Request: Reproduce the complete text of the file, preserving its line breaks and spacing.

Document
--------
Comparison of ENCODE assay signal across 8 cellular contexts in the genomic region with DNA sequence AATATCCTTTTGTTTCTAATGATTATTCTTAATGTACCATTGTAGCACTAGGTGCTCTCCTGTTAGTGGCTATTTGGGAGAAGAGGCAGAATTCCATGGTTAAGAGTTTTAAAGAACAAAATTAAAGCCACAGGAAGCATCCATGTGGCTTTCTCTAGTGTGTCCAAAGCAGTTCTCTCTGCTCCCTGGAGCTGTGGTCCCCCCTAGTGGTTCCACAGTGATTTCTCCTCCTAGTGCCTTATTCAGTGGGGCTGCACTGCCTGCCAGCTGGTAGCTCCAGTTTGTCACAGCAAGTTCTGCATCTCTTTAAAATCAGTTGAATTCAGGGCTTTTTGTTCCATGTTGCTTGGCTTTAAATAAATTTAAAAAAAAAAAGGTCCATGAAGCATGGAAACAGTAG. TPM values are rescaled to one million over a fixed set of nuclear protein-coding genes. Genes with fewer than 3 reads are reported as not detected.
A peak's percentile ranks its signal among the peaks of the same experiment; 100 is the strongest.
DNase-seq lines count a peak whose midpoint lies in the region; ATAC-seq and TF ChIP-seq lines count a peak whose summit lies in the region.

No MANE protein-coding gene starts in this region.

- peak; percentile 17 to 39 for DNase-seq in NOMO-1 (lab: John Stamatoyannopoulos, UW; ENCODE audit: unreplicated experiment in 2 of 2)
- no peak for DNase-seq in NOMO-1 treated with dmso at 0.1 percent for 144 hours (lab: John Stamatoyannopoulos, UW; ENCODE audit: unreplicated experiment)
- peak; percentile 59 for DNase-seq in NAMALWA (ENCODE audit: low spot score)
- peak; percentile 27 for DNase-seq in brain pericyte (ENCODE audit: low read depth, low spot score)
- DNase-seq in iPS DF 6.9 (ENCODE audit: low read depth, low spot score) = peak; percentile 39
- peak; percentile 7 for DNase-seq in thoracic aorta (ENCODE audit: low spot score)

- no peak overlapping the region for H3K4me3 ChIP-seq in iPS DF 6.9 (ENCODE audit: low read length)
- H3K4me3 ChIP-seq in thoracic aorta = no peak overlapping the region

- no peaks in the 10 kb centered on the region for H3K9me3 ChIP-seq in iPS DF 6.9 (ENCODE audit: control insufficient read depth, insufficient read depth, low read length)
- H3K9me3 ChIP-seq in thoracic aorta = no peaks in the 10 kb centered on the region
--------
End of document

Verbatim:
Comparison of ENCODE assay signal across 8 cellular contexts in the genomic region with DNA sequence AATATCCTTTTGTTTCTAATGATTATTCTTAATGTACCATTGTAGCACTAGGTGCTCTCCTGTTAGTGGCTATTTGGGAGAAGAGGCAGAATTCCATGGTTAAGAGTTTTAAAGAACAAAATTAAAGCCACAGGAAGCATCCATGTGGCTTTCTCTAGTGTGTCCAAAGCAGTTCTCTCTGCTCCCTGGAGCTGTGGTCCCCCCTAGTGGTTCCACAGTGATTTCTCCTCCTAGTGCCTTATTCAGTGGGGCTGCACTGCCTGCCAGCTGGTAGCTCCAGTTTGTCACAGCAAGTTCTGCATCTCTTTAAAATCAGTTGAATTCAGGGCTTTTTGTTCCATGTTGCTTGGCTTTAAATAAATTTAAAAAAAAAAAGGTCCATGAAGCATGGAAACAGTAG. TPM values are rescaled to one million over a fixed set of nuclear protein-coding genes. Genes with fewer than 3 reads are reported as not detected.
A peak's percentile ranks its signal among the peaks of the same experiment; 100 is the strongest.
DNase-seq lines count a peak whose midpoint lies in the region; ATAC-seq and TF ChIP-seq lines count a peak whose summit lies in the region.

No MANE protein-coding gene starts in this region.

- peak; percentile 17 to 39 for DNase-seq in NOMO-1 (lab: John Stamatoyannopoulos, UW; ENCODE audit: unreplicated experiment in 2 of 2)
- no peak for DNase-seq in NOMO-1 treated with dmso at 0.1 percent for 144 hours (lab: John Stamatoyannopoulos, UW; ENCODE audit: unreplicated experiment)
- peak; percentile 59 for DNase-seq in NAMALWA (ENCODE audit: low spot score)
- peak; percentile 27 for DNase-seq in brain pericyte (ENCODE audit: low read depth, low spot score)
- DNase-seq in iPS DF 6.9 (ENCODE audit: low read depth, low spot score) = peak; percentile 39
- peak; percentile 7 for DNase-seq in thoracic aorta (ENCODE audit: low spot score)

- no peak overlapping the region for H3K4me3 ChIP-seq in iPS DF 6.9 (ENCODE audit: low read length)
- H3K4me3 ChIP-seq in thoracic aorta = no peak overlapping the region

- no peaks in the 10 kb centered on the region for H3K9me3 ChIP-seq in iPS DF 6.9 (ENCODE audit: control insufficient read depth, insufficient read depth, low read length)
- H3K9me3 ChIP-seq in thoracic aorta = no peaks in the 10 kb centered on the region